approx 2 pounds of American long grain rice (wash it, soak for about 15 mins, then drain off the water)
Sautee the onions in the vegetable oil until soft and transparent.
Add the pieces of chicken, and let them brown. Add the chopped tomatoes, the spices, the tomato paste, the cardamom pods, the extra teaspoon of turmeric, the bay leaves and salt to taste to the pot.
Pour in warm water until the chicken is just covered, and give it a stir. Turn the flame up to high. Let the contents of the pot come to a boil, then turn the heat down to medium-low and cover the pot.
Let the chicken cook – about half an hour.
When thoroughly cooked, scoop the pieces of chicken out of the pot and put off to the side. Pour the rice into the pot of spiced tomato-chicken stock. Turn up the flame, let it come to a boil, then cover the pot and turn the heat way down to very low. Add some more salt here if you want. Let the rice cook for about 15 minutes, then check it, picking at it with a fork. If it’s dry but is still not cooked, add some more water and re-cover. If it’s cooked, you’re done!
To serve: (reheat the chicken pieces in the oven upon serving)
We pile the rice high on a large serving platter, then arrange the pieces of chicken on top. Sprinkle fat yellow raisins and golden toasted almonds on top for garnish (I don’t like raisins so I always leave them out).
Sides you must serve with kabsa:
Simple green salad: diced tomato and cucumber mixed with chopped lettuce and parsley, dressed with lemon juice, salt, and a bit of olive oil.
Our version of Daqous: a spicy tomato chili sauce. To make our version of Daqous: in a blender, puree 2 large tomatoes, 4 large cloves of garlic, one hot green chili pepper, and 1 teaspoon of salt. Serve immediately.
Yeah. Chicken Kabsa. Must eat now.
I thought I would post a few simple salad recipes today. They are refreshing, and a great complement to any meal.
Palestinian Cucumber-Mint Yogurt Salad
2 cucumbers, chopped finely or grated
1 tub of plain yogurt
3-4 cloves of garlic, mashed
1-2 heaping tablespoons of dried mint
salt to taste
Mix all the ingredients together in a bowl except for the mint. Then, put the mint between your palms and rub your hands together briskly over the bowl, letting the mint fall in. This releases the oils in it and makes sure it gets ground up finely.
Turkish Carrot Yogurt Salad
5 large carrots, grated
4-5 cloves of garlic, crushed (you can also use garlic salt instead, but I prefer fresh garlic)
3-4 tablespoons of vegetable oil for sauteeing
aprox 2 tubs of plain yogurt
salt to taste
In a frying pan, heat the oil. Add the crushed garlic and sautee it until just golden.
Then, add the carrots to the frying pan and sautee them until they get tender and turn a dark orange color. Take them off the fire and let them cool off.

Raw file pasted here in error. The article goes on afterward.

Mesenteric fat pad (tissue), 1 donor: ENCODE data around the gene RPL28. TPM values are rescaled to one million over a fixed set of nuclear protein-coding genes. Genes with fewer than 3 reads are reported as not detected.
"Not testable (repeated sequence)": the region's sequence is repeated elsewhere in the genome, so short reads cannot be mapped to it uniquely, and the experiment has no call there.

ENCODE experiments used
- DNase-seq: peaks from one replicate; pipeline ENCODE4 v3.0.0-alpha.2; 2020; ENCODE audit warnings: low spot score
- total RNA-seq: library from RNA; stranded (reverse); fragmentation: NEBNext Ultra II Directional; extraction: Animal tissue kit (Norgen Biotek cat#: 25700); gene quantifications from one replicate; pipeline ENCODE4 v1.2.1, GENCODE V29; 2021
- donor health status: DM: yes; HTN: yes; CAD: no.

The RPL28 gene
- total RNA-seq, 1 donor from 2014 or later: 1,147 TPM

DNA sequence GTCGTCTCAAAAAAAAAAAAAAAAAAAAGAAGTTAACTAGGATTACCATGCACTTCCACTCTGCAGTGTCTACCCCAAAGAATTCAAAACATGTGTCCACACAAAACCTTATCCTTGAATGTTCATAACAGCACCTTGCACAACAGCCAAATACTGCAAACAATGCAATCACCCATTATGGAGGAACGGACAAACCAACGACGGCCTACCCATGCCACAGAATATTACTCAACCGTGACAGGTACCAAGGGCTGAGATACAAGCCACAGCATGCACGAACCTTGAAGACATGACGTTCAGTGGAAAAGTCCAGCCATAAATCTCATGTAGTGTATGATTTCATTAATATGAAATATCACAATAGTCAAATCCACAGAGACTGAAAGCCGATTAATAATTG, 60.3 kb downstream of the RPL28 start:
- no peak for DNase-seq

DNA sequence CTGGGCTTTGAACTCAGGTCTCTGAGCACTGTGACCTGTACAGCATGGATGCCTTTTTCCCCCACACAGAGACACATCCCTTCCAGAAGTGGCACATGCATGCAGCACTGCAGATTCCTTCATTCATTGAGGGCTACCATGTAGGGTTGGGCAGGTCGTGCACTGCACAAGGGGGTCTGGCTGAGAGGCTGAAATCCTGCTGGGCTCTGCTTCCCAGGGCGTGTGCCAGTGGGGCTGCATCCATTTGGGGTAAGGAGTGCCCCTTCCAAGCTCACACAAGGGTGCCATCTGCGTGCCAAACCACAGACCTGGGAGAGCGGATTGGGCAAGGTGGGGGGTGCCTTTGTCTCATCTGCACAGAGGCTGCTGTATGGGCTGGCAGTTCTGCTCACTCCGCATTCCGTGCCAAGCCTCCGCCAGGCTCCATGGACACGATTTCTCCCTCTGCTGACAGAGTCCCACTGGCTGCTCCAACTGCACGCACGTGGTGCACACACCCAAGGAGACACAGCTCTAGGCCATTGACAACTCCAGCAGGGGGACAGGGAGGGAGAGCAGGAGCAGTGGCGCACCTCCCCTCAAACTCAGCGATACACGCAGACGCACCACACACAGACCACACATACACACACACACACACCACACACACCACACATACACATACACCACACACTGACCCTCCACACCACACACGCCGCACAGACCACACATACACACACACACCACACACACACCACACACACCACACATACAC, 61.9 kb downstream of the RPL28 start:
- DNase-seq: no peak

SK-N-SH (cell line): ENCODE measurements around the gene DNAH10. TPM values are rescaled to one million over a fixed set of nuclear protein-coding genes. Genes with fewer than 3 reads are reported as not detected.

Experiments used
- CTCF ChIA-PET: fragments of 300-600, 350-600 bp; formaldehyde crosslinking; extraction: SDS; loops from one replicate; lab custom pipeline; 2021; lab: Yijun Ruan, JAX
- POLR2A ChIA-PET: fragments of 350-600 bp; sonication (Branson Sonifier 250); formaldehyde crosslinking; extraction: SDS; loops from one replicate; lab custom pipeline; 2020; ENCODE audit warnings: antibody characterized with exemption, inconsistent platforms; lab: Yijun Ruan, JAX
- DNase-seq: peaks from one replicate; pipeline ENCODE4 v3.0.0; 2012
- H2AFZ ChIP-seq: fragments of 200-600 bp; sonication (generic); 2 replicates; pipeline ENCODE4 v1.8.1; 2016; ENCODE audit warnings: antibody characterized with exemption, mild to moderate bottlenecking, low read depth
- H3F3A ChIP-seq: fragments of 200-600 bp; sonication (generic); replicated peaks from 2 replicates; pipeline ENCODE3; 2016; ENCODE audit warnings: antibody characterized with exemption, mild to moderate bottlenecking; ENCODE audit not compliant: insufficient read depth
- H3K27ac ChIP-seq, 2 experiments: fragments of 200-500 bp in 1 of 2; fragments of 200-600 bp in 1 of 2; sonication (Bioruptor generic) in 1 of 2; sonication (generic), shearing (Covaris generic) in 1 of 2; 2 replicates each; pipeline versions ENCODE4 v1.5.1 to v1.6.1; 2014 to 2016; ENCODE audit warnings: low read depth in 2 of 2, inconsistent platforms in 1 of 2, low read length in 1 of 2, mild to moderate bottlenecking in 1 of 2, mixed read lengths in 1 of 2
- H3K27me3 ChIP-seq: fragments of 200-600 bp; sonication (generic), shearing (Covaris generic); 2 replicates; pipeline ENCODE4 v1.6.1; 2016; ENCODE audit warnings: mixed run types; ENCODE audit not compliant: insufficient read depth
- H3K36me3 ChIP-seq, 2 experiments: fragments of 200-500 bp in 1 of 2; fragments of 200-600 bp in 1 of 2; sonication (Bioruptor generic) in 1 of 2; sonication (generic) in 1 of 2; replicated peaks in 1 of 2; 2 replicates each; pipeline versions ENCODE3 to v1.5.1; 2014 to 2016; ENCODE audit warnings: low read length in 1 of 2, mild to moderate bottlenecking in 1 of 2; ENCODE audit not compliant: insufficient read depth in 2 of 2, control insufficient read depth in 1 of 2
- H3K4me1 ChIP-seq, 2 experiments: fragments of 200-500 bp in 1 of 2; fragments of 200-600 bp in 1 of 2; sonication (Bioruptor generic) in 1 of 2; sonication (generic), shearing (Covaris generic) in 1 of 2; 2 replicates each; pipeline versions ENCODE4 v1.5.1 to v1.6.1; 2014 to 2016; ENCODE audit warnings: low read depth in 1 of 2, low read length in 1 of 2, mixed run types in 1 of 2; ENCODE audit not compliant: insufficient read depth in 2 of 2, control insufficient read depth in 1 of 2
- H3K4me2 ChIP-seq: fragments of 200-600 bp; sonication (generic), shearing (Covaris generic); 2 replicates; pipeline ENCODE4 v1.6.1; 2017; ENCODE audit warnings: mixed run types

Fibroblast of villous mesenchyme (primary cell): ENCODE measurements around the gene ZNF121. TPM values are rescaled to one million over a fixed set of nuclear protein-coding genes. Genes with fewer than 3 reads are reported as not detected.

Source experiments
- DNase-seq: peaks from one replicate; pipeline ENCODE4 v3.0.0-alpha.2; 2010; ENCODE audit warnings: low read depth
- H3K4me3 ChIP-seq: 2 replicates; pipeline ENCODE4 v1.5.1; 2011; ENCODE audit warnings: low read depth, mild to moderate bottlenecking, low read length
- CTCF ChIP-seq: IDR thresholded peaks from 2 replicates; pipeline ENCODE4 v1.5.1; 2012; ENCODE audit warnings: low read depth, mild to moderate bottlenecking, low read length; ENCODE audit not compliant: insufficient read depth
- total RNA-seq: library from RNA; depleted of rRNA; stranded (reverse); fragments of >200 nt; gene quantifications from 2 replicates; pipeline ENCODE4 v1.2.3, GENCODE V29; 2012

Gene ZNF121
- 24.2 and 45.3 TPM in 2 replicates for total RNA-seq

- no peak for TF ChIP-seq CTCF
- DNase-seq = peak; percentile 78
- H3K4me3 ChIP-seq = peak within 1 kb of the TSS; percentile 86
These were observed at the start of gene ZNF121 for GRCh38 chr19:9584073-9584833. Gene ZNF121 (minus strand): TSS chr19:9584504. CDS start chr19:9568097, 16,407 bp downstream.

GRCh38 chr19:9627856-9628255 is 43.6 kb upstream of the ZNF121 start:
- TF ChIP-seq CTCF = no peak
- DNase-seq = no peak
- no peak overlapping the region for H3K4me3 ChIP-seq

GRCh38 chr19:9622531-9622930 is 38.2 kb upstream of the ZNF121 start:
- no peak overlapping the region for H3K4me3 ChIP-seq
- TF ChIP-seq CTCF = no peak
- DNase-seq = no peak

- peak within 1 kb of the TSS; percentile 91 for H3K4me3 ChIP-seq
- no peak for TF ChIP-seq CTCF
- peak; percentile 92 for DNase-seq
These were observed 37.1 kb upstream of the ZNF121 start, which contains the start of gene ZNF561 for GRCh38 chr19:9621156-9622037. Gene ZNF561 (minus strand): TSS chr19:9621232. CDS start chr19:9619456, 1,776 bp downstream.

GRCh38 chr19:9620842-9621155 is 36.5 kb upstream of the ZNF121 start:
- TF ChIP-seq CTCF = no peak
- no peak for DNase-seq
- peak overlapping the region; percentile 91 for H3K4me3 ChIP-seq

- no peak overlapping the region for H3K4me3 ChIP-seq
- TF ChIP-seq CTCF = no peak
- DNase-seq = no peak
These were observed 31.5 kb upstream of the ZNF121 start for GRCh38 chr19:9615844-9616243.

In a mixing bowl, empty the tubs of yogurt. Add the carrots, scooping all the oil out of the pan into the yogurt. Add salt to taste.
Fasulya b Zeit, or Turkish Green Bean Salad
aprox 1 kilo of fresh green beans, washed, with the ends taken off, and cut in half
1 large tomato, chopped
1 large onion, chopped
aprox 1/3 cup of olive oil, more if you want
salt to taste
pinch of sugar
In a cooking pot or wok, heat the olive oil. Add the chopped onion and sautee until tender. Then add the green beans.
Sautee the green beans gently for a couple minutes, then add the chopped tomato.
Stir, then add water to the pot, until just a few centimeters below the level of the beans. Add salt to taste and a sprinkle of sugar. Cover the pot and let the beans cook on a low flame. Keep covered. Check every fifteen minutes if they need more water. The dish is ready when the beans are tender. Serve chilled (although my Arab relatives preferred to eat this dish hot, with a squeeze of lemon juice, using bread to scoop up the beans!).
My aunt makes fettoush that turns out perfectly every time (like most of her cooking!). Fettoush is a salad that is famous in Lebanon and Syria, but Palestinians make it too. It gets its unique flavor from the combination of garlic and dried mint. Her special ingredient that always makes her fettoush foolproof is apple cider vinegar. Another tip is to use a smaller quantity of tomatoes relative to the “greens.” When she makes it , my cousins and I usually end up gobbling up the fettoush and forgetting about the main dish. I hope you enjoy her recipe for this simple, delicious salad!
2 ripe tomatoes, medium diced
4 large leaves of romaine lettuce, medium chop
Half a small onion, very finely chopped
Half a small red cabbage, julienned
3 stalks of green onion, chopped
1 large carrot, peeled and grated or julienned
1 small bunch of flat-leaf parsley, finely chopped
2 small cucumbers, diced
1 small bunch of fresh cilantro, finely chopped
1 tablespoon of good quality sumac (optional)
1 small bunch of dill, finely chopped (optional)
2 1/2 heaping tablespoons of dried mint
Combine all of the vegetables and herbs (up until the dried mint) in a large salad bowl.
Then take the dried mint and rub it in your hands, letting it fall into the salad bowl. If you don’t crush it like this, the leaves and stalks might get stuck in your teeth or irritate you as you chew your salad.
For the dressing:
4-5 cloves of crushed garlic
6-7 tablespoons each of olive oil and apple cider vinegar
Salt to taste
Mix these ingredients and drizzle over the salad. Mix well! You want the garlic evenly distributed throughout the salad.
Do this step right before serving the salad! Separate the two layers of a loaf of pita bread. Tear both layers into medium-sized pieces. Fry them lightly in some hot vegetable oil till light brown and crispy! Then mix three quarters of the bread chips into the salad. Use the remaining chips as decoration on top!
Sa7tain w hana :)